Lawsuit Seeks Statewide Remedies for New Jersey's Segregated Public School System | March 17, 2018

March 17, 2018

On the 64th anniversary of the landmark U.S Supreme Court case Brown v. Board of Education of Topeka, which ruled government-mandated segregation of students unconstitutional, Pashman Stein Walder Hayden and Gibbons a coalition of civil rights groups, filed a complaint in Mercer County Superior Court against the state of New Jersey claiming that persistent segregation has violated the constitutional rights of hundreds of thousands of New Jersey’s students. The Latino Action Network, the NAACP New Jersey State Conference and other plaintiffs allege that New Jersey has been “complicit” in creating and maintaining “one of the most segregated public school systems in the nation.” The complaint is available here.

The desegregation effort is led by the New Jersey Coalition for Diverse and Inclusive Schools, a nonprofit organization formed in 2016 and chaired by former state Supreme Court Justice, and special counsel to Pashman Stein Walder Hayden, Gary S. Stein. In addition to the civil rights groups, the plaintiffs include nine children of various racial backgrounds. The plaintiffs are represented by Michael Stein and Roger Plawker, partners of Pashman Stein Walder Hayden, and Lawrence Lustberg of the Gibbons law firm.

At a press conference in Trenton, retired Justice Stein said, “New Jersey’s segregation results from a longstanding failure of state educational policy that’s legally and morally indefensible.”

The lawsuit contends that “Because educational opportunity is, as a result, undermined for students in schools that are often characterized by intense poverty and social isolation in numerous, well-documented ways, these segregative state laws, policies, and practices deny an alarming number of Black and Latino students the benefits of a thorough and efficient education.”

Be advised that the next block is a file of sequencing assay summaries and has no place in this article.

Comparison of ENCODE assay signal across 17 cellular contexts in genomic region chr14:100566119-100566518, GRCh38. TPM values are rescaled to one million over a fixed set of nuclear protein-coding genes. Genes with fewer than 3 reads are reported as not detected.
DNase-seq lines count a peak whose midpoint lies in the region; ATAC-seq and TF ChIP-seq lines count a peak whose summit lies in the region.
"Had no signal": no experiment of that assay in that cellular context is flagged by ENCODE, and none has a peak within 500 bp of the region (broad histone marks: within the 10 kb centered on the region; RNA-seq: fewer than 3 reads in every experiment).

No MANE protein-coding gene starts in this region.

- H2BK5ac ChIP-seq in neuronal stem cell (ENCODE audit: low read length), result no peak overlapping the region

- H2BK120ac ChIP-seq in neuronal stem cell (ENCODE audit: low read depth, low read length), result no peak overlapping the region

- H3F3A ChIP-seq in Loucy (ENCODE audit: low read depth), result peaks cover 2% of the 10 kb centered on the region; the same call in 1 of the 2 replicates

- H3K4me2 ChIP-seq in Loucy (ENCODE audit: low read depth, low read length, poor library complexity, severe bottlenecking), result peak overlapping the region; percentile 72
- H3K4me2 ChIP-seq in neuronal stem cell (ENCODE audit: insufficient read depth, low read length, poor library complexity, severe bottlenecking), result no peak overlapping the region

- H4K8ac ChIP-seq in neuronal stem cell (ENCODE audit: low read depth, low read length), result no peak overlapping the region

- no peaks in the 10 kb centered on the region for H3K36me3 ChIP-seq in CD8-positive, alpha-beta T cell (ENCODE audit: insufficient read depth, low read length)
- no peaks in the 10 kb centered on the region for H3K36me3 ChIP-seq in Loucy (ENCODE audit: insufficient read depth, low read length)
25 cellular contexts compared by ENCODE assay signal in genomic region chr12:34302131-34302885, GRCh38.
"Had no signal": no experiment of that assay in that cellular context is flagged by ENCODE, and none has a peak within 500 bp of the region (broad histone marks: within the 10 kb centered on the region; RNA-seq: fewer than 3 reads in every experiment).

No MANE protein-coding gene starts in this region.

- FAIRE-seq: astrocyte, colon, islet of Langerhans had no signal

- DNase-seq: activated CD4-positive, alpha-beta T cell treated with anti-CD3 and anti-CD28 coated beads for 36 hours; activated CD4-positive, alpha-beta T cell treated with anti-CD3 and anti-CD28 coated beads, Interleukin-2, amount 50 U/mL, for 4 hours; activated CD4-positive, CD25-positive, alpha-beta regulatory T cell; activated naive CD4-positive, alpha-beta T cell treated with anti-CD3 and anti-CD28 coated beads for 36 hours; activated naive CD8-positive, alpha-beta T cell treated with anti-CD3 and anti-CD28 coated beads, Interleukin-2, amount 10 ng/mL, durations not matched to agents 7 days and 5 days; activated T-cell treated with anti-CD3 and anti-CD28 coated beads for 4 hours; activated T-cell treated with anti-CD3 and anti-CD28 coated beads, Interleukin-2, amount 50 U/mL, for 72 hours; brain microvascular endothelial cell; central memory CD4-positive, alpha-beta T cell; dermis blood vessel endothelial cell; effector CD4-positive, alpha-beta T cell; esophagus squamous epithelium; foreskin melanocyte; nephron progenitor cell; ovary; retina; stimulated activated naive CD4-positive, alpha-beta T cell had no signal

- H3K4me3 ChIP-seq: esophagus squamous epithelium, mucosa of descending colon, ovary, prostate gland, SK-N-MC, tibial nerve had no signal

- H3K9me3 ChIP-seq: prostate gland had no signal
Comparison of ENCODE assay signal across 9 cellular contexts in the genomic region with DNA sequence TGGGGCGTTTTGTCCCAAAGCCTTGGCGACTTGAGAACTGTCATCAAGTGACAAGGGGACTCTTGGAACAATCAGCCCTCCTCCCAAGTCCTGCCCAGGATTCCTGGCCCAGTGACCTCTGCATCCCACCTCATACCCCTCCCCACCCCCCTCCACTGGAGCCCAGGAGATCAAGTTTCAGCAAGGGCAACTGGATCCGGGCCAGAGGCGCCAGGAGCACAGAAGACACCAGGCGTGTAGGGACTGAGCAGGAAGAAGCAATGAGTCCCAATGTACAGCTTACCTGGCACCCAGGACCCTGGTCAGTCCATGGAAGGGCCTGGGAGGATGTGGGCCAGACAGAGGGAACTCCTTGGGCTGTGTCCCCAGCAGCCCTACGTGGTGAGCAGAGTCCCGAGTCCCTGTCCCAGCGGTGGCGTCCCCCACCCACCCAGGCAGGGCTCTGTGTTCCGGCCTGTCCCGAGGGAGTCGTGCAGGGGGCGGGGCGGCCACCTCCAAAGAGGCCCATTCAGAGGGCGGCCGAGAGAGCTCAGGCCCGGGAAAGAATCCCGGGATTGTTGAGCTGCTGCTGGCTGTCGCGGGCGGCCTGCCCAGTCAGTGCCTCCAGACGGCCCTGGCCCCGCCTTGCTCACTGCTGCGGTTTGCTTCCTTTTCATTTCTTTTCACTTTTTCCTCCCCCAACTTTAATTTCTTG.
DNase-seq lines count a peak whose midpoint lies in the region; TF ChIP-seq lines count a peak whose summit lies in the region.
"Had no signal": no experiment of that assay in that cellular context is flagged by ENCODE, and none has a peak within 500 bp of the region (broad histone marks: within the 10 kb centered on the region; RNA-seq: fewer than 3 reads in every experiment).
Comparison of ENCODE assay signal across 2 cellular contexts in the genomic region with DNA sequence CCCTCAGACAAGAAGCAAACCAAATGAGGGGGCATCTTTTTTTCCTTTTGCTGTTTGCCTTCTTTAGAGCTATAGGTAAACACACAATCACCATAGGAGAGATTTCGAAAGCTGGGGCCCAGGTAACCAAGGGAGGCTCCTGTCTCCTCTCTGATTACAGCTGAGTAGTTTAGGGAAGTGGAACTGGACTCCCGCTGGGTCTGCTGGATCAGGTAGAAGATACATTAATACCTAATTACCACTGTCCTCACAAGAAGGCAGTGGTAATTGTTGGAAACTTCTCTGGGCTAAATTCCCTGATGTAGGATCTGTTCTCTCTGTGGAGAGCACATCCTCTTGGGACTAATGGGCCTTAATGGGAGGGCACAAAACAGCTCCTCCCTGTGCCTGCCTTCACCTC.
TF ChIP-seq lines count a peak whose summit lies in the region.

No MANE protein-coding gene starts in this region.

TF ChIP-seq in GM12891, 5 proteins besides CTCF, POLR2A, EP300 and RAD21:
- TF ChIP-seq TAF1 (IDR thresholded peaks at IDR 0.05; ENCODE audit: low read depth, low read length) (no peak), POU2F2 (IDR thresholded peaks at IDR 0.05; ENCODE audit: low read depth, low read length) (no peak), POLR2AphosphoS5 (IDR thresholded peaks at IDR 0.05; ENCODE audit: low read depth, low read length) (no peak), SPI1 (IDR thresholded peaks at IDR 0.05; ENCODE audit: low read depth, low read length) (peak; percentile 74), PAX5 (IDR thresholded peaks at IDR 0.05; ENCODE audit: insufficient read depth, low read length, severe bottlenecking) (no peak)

The complaint also states that all pupils, “including white students,” are harmed by “homogeneous learning and social environments” that “produce a two-way system of racial stereotyping, stigma, fear, and hostility that obscures individuality and denies all concerned the recognized benefits of diversity in education.

The lawsuit seeks judgment as follows: 

  • Declaring that New Jersey’s longstanding and intensive segregation of Black and Latino public-school students to be unlawful and violative of the New Jersey Constitution.
  • Declaring that a New Jersey statute is unlawful and violative of the New Jersey Constitution insofar as they compel New Jersey school children to attend public schools in the municipality in which they reside and insofar as such residency requirement furthers racial segregation in New Jersey’s public schools.
  • Declaring that certain New Jersey statutes mandating that charter schools prioritize enrollment of students from the district in which they reside are unlawful, and violate the New Jersey Constitution.
  • Enjoining the continued assignment of public school students, including those attending charter schools, solely on the basis of municipal attendance boundaries and mandating that the Legislature, the Commissioner of Education and the State Department of Education adopt a replacement assignment methodology that will timely address and remediate racial segregation in New Jersey’s public schools, including in charter schools.
  • Ordering that the Commissioner of Education prepare and submit to the Court within three months a detailed remediation plan designed to achieve comprehensive desegregation and diversification of New Jersey’s public schools within and among school districts.

The complaint has received extensive media attention.

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